Airport masterplan will ‘focus on sustainability’

A NEW masterplan for Jersey Airport will help the Island to address its ambitions for sustainability as well as resolving uncertainty over new passenger facilities, according to Airport director Robin MacRae.

Airport director Robin MacRae. Picture: ROB CURRIE. (31245829)
Airport director Robin MacRae. Picture: ROB CURRIE. (31245829)

Earlier this year, Ports of Jersey abandoned its previously announced £42 million redevelopment plan for the Airport and confirmed that it would retain the 1937 terminal building after receiving new safety advice from aviation regulator Inez Bartolo.

Now the future design is to become part of a wider planning exercise that will not only review those capital plans but will also consider how changes to the operation of the Airport could help Jersey meet ambitions to become a more sustainable island.

Mr MacRae said that high on the agenda for the new masterplanning work, which is due to be completed by the end of the year, was the theme of sustainability.

He said: ‘It’s not just about carbon. It’s about how we’re dealing with our waste and how we’re using our water.

‘Everything that can have an impact on the planet and, consequently, can have an impact on the Island is going to be built into the masterplan.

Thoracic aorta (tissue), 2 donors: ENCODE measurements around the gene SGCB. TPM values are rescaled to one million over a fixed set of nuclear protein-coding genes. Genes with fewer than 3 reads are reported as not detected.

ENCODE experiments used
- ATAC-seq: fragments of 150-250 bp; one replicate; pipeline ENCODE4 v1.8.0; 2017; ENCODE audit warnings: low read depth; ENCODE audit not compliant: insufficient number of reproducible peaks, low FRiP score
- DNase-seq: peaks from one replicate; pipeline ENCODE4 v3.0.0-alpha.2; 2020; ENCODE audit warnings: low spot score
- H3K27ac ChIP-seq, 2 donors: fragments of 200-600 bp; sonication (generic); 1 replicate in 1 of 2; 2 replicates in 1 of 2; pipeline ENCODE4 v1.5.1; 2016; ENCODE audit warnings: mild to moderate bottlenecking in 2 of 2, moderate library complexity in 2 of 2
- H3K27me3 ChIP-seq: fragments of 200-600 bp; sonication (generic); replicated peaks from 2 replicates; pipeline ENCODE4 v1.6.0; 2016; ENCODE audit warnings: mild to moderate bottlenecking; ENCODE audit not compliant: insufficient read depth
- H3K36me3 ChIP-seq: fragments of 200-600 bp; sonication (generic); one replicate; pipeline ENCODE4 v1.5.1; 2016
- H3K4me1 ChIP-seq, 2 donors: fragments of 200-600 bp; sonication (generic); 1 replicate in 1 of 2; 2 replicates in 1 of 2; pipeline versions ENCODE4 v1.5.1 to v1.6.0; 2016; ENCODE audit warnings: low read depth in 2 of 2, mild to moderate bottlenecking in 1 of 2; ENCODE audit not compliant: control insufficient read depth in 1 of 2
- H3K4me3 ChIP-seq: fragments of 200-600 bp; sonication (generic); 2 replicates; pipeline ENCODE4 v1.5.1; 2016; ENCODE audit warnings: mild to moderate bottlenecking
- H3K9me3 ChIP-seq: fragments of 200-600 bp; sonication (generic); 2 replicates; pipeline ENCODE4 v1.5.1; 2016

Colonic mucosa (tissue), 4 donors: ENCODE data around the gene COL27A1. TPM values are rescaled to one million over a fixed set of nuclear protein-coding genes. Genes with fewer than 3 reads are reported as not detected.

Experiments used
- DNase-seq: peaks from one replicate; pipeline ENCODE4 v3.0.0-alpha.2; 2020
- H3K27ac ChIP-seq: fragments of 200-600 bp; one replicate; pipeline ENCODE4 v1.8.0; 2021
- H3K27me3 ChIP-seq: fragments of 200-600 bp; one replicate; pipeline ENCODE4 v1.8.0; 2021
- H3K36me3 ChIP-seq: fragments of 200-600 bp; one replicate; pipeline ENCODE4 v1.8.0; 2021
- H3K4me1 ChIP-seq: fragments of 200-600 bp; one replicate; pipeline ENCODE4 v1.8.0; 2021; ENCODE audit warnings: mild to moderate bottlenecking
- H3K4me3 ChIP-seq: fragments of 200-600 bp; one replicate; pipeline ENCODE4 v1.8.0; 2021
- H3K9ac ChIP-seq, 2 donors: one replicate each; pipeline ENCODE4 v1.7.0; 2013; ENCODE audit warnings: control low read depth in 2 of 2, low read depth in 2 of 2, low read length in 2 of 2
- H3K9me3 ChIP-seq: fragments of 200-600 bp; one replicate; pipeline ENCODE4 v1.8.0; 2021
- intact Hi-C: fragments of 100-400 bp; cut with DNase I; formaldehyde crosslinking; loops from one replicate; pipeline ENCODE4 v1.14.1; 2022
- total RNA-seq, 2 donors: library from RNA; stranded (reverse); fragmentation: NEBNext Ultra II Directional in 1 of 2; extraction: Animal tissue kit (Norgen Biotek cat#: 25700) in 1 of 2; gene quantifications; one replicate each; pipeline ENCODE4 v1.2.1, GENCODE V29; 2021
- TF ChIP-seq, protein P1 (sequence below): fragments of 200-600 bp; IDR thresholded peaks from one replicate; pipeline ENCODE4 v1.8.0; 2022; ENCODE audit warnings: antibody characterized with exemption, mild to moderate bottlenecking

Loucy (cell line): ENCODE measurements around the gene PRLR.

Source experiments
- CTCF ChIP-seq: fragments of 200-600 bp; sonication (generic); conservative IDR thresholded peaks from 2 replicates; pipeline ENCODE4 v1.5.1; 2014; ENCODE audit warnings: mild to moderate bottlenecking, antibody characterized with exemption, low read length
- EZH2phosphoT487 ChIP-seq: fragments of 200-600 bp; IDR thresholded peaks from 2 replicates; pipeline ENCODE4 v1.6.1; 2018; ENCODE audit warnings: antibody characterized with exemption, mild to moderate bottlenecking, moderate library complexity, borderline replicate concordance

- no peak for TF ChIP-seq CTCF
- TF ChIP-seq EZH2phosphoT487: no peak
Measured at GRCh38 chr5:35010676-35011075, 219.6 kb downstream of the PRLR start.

‘For example, electrification of aircraft, the potential use of hydrogen as a fuel for aircraft going forward – they’re the sort of things we need to be getting involved with now because they are going to happen.’

The Airport director confirmed that Ports of Jersey had already met representatives from Save Jersey’s Heritage, which lobbied to prevent the demolition of the original 1937 terminal building, to discus plans which the heritage group presented for the building in May.

They argued that the departures hall could continue to play a role at the heart of a functioning airport and could be enhanced by changes to the redevelopment plan, which impinged on views of the original building.

Mr MacRae said that it was too soon to indicate whether those proposals, prepared with the involvement of an architect specialising in 1930s design, were practical or not but he described them as ‘not a no’.

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